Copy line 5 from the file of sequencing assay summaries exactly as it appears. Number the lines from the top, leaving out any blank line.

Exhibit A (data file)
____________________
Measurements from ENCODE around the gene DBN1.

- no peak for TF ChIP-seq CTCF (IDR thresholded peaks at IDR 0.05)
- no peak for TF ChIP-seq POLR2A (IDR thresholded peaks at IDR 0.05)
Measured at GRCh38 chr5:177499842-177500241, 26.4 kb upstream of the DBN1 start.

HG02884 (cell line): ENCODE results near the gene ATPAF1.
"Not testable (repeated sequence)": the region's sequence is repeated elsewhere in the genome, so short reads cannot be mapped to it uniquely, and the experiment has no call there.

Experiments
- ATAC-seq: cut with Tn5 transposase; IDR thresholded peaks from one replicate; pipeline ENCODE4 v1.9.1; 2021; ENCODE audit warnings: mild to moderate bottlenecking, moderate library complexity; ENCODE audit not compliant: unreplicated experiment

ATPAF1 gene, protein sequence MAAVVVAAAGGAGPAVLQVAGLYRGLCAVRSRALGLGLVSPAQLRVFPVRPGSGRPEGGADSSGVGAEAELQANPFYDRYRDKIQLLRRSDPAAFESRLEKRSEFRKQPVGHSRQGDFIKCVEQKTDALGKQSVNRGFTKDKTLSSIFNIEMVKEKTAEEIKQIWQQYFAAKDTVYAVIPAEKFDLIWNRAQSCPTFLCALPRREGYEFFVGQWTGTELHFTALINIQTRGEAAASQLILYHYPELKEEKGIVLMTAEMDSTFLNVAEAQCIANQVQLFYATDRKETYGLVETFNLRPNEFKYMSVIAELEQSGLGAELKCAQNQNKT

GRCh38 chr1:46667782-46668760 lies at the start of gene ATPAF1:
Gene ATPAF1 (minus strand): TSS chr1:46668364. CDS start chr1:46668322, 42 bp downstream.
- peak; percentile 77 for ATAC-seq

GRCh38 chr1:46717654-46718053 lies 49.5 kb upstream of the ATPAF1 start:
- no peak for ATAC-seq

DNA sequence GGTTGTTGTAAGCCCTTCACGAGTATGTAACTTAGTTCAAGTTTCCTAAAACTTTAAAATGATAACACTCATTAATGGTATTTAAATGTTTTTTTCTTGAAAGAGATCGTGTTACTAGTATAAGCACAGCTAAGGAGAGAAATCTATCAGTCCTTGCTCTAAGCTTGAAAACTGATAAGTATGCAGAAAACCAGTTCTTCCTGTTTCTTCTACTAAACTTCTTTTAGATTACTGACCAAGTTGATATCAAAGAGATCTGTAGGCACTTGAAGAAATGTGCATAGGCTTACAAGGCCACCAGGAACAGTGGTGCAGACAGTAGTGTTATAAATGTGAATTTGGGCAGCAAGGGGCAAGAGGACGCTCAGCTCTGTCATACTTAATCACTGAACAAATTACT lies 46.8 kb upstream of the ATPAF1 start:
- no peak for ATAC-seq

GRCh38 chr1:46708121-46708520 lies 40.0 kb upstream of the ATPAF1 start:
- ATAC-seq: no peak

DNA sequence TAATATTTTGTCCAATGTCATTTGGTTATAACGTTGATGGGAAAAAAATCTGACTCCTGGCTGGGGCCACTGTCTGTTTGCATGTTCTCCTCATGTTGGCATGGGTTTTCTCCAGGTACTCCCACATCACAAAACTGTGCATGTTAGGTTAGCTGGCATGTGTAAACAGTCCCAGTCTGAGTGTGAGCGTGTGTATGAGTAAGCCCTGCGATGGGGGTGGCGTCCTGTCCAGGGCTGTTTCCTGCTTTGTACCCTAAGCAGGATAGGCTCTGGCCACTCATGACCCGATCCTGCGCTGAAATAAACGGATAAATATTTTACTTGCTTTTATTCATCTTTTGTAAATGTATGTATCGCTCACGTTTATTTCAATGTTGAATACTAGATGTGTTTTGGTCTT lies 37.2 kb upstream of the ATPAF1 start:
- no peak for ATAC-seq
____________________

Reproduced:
HG02884 (cell line): ENCODE results near the gene ATPAF1.